The Greening of the Mariposa Folk Festival

How much does the Mariposa Folk Festival contribute to climate change?  Not as much as it used to, and not as much as one might think. While organizers want participants to feel comfortable, they also want them to leave a much smaller environmental footprint than in past festivals. The Mariposa Folk Festival Greening Initiative began in earnest in 2009 with the formation of a volunteer Green Team. Since then, the Mariposa Green Team has made steady progress reducing waste. 

In 2008 17,000 beer cups went to the landfill. Since 2009 that number has been reduced to zero following the introduction of compostable cups. Green Team monitors have been located all weekend long at every waste station throughout the festival grounds to help participants separate their waste into appropriate streams – compost, containers, paper. Putting volunteers at every waste station is a key to Mariposa’s success – helping patrons to make the right environmental choices. 

There are no throw-away plastic bottles anymore! Instead, festival-goers bring their own reusable bottles and fill up at the free “hydration stations.” If anyone forgets a water bottle, there are reusable water bottles for sale. Every year, Mariposa Folk Festival eliminates more than 12,000 plastic water bottles from the recycling stream.   A partnership with Event Water Solutions placed the first hydration station at Mariposa in 2009.  The stations continue to be a popular success at Mariposa and Event Water Solutions, a local company, now provides similar solutions to festivals and events around the world.

“Any disposable material brought into the festival has to be compostable,” says Scott Weiler, the Green Team lead. “Our vendors are the front line. Their food containers and utensils all have to be made of compostable material.” 

In the first year of the greening initiative, the festival diverted 77% of its waste away from the landfill site. In 2019, the festival progressed further—84% of its waste was diverted from the landfill site.

Campers are encouraged to practice “no trace camping” – to take any non-compostable waste with them when they leave. “We know recycling isn’t perfect yet, so we’re turning our attention now to upstream reduction,” says Scott. This means reducing waste—principally packaging—at  its source before it even reaches the festival. 

Chris Hazel, the Mariposa Folk Foundation Manager adds, “The Greening initiative is not top-down from the festival organizers.  Rather it is an organic process—supported, demanded and encouraged by patrons, artists, sponsors and partners. Mariposa is always looking for new ways to make a difference. A partnership with Ryerson University has added an educational component to the festival’s Community Village. The Ryerson team, based on their work with Mariposa, even developed a Green Festival Manual which is now used by Festivals and Events Ontario as a resource for other events.”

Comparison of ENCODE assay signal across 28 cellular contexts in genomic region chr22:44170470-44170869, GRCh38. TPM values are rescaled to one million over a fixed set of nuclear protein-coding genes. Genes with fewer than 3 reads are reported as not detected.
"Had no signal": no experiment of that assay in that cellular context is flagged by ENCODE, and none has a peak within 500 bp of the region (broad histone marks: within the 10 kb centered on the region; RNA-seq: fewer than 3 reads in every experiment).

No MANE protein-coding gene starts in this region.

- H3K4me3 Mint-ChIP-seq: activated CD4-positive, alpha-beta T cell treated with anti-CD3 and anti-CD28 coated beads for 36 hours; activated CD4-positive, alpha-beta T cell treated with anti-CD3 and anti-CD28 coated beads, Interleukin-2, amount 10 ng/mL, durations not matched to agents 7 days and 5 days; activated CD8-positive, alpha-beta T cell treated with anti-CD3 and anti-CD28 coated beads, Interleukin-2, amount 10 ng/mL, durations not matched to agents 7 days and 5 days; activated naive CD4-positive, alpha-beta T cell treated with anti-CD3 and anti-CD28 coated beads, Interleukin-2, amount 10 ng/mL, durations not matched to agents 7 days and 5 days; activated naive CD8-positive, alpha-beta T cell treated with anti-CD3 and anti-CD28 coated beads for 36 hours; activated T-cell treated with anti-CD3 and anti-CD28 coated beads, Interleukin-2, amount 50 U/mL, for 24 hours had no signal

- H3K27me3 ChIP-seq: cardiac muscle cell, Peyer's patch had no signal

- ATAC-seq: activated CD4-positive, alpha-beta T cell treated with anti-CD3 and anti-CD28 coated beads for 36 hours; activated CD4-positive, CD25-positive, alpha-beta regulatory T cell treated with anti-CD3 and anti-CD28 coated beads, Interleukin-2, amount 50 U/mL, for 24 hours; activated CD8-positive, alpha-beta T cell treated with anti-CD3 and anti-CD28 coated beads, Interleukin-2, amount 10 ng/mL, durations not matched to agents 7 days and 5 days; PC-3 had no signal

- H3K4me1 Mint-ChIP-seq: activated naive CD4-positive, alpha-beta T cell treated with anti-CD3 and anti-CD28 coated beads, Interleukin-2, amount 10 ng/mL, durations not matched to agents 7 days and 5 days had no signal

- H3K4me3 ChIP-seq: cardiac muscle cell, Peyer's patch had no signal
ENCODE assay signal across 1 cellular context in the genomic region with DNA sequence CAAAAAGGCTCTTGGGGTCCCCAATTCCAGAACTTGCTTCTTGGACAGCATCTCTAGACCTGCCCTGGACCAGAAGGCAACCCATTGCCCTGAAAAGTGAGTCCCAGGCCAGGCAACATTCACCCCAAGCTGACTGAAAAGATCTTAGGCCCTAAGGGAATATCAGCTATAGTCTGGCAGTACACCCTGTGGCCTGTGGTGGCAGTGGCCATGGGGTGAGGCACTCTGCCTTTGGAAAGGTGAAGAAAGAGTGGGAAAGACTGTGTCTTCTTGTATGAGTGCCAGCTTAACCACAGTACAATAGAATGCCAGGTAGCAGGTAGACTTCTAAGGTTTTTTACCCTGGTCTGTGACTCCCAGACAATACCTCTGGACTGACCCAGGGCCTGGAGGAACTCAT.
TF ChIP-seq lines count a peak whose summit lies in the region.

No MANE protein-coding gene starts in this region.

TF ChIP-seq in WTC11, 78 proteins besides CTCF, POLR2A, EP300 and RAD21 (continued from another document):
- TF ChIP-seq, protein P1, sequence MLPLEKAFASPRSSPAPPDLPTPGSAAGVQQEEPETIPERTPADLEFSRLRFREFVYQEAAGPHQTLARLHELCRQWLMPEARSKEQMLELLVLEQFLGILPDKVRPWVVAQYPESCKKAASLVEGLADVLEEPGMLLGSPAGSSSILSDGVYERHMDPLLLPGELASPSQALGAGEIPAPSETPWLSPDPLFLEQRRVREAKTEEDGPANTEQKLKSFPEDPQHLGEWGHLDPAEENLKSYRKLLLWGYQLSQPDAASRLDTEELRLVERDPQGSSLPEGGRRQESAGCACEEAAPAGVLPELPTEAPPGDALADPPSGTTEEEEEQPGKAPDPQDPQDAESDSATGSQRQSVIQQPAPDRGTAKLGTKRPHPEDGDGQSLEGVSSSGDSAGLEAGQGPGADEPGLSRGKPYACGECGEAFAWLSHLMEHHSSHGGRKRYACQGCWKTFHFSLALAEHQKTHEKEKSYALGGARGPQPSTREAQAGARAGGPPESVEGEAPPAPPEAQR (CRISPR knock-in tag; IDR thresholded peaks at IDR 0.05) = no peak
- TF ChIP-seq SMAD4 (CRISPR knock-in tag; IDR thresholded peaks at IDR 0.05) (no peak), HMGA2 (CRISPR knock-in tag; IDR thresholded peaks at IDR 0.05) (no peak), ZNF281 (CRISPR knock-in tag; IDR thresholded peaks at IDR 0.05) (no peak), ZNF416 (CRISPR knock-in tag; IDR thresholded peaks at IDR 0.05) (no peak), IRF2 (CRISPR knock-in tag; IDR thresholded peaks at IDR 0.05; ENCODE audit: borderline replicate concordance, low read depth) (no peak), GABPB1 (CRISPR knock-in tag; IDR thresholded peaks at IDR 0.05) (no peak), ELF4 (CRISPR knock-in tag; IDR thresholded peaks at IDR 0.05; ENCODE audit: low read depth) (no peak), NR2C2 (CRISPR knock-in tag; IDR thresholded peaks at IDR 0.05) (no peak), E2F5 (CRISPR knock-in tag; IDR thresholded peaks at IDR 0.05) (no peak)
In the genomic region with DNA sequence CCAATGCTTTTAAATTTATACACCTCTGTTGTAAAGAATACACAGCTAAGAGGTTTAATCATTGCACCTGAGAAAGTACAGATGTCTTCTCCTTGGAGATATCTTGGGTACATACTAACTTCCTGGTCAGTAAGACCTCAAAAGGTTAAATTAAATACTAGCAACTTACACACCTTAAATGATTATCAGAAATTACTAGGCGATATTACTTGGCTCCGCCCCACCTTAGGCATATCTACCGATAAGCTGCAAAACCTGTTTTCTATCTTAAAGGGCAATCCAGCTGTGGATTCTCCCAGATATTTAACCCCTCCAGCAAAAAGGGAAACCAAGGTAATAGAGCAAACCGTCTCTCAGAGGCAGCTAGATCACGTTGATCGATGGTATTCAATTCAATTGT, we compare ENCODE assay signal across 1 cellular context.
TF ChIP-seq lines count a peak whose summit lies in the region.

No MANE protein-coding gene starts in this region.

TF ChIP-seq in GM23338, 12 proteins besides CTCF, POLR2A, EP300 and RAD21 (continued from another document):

Festival organizers know sustainability is more than just waste diversion and they are committed to reducing greenhouse gas (GHG) emissions, as well. Does a phone need re-charging? There are cycle-powered phone-charging stations. Don’t want to drive out to Tudhope Park or downtown? There’s a shuttle bus and bicycle compound. There’s even a solar trailer to cleanly power the late-night Hootenanny Stage. Ultimately, Mariposa wants to measure how much energy the festival consumes in total—mainly electricity—and they’re looking for ways to offset the equivalent amount in order to reach a GHG net-zero target.

There are about forty volunteers on the Green Team and, according to Weiler, the people who sign up for Mariposa’s Green Team are highly committed.  Green Team volunteers bring a lot of enthusiasm and pride to their assignments.  Many have been active on the team for years and take pride in reducing the festival’s environmental footprint year after year. 

Along the way, the Festival has earned recognition for its green initiatives, including the Tourism Industry of Ontario’s ‘Sustainable Tourism Award” in 2015.  Just a year later, in 2016, the Lake Simcoe Conservation Authority celebrated the Mariposa Folk Festival’s Green Team with their “Pioneering Green Communities Award.”  


“This festival is a definite success story,” says Ryerson’s “Guide to Green Festivals.” “The Mariposa Folk Festival is a great example of a festival making continuous efforts to reduce their ecological impact. Mariposa Folk Festival has done great work becoming more sustainable, and they continue to strive to do a better job year after year.”

Photo Credits: 

Green Team Member:  Deb Halbot. Copyright is Mariposa Folk Foundation.

Water Station Shot:  Good Noise,  Copyright is Mariposa Folk Foundation.

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